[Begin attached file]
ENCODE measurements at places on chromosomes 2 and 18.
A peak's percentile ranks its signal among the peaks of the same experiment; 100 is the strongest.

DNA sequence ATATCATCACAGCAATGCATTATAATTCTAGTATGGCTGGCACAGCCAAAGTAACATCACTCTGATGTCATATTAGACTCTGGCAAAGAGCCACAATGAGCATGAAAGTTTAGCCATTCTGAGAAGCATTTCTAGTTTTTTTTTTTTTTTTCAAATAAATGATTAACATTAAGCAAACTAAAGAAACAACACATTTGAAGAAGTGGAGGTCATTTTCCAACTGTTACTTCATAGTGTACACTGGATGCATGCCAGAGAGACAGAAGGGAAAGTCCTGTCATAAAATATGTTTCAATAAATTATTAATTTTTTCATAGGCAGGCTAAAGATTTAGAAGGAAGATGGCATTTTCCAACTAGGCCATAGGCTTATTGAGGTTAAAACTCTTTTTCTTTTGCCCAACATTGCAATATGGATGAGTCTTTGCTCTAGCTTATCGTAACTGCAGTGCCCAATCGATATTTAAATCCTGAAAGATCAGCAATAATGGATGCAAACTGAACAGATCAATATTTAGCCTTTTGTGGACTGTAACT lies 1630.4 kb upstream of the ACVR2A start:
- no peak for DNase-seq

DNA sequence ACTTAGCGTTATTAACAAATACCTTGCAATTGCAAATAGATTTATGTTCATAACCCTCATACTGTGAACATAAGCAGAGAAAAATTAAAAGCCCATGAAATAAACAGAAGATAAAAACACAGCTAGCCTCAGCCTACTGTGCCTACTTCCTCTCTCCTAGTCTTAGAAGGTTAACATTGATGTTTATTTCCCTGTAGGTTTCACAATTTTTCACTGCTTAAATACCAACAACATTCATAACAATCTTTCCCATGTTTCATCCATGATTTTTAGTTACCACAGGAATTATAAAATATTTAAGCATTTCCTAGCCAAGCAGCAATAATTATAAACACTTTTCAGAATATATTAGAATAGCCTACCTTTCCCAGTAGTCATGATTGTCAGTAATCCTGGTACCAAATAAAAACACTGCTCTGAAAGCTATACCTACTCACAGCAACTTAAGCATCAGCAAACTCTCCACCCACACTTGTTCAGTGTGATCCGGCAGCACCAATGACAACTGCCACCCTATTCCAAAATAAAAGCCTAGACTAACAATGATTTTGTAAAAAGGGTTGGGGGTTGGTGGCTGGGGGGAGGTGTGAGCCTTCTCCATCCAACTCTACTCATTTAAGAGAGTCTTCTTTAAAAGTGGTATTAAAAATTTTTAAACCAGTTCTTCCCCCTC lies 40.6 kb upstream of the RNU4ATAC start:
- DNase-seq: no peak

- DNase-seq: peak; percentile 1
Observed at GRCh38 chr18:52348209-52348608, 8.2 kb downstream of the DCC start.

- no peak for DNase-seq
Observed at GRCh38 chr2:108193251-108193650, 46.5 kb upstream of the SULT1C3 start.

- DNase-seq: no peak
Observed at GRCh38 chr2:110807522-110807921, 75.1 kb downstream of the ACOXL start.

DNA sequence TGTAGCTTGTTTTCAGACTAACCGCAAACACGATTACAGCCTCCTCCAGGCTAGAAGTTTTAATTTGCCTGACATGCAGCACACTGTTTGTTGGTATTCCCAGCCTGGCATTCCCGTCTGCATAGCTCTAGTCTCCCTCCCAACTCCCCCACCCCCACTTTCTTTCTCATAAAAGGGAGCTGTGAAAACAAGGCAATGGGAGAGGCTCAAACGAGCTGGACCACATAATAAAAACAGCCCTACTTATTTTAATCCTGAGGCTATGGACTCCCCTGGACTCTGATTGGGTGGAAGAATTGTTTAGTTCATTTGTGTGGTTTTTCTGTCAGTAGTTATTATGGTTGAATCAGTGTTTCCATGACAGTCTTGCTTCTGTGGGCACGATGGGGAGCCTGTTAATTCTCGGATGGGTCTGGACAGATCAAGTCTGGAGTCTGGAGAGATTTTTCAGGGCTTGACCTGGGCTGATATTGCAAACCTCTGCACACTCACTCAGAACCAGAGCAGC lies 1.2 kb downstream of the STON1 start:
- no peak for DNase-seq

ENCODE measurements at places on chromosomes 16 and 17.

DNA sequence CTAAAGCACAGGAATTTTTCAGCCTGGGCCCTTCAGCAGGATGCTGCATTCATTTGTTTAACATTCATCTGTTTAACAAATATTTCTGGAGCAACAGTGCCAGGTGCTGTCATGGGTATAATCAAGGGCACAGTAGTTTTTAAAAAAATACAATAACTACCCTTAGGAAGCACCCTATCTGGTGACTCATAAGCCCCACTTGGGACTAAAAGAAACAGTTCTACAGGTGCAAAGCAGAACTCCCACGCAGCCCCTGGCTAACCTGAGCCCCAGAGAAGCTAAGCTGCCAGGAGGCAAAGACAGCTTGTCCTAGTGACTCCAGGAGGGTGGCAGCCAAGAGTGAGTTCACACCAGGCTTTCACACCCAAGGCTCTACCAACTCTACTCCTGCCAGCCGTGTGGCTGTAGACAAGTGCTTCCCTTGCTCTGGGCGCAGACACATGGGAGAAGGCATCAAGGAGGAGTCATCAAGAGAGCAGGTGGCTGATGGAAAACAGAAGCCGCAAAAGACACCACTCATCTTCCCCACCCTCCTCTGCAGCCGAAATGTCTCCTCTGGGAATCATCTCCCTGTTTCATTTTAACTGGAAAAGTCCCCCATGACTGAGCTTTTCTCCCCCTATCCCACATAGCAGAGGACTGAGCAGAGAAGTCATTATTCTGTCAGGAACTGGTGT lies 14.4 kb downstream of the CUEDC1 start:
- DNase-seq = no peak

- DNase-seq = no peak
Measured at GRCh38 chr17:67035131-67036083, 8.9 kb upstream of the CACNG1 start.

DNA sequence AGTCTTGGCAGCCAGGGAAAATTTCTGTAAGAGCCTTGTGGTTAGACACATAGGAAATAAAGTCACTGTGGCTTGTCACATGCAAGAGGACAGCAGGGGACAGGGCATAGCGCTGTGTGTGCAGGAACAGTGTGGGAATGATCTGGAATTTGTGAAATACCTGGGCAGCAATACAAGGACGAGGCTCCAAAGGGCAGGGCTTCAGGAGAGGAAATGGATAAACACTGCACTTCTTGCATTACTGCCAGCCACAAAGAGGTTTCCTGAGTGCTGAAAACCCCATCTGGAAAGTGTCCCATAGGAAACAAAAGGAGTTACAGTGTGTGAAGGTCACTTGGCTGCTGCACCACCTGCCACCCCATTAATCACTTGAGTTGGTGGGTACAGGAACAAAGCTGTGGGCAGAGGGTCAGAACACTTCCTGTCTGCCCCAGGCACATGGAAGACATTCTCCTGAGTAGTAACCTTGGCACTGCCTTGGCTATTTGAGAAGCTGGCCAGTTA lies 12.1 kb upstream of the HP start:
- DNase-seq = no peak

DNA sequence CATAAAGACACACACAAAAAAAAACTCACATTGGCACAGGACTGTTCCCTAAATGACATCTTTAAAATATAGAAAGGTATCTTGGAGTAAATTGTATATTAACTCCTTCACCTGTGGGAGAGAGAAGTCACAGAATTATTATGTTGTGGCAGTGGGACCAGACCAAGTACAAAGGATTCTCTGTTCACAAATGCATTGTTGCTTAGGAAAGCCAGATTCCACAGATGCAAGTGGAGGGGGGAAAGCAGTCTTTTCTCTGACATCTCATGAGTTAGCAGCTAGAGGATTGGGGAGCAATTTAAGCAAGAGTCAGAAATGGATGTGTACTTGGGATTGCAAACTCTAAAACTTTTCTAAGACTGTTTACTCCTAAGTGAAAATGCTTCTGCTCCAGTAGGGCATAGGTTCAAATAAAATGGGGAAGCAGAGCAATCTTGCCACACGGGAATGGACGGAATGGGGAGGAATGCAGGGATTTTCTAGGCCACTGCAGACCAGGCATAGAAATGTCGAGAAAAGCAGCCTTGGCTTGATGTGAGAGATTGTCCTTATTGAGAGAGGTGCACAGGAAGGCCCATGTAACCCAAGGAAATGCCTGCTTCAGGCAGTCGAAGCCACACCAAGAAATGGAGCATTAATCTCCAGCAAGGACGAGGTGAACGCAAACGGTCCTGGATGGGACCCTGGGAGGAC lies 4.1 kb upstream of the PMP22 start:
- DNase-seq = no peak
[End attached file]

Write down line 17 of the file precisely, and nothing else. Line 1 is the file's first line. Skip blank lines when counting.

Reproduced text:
- DNase-seq = no peak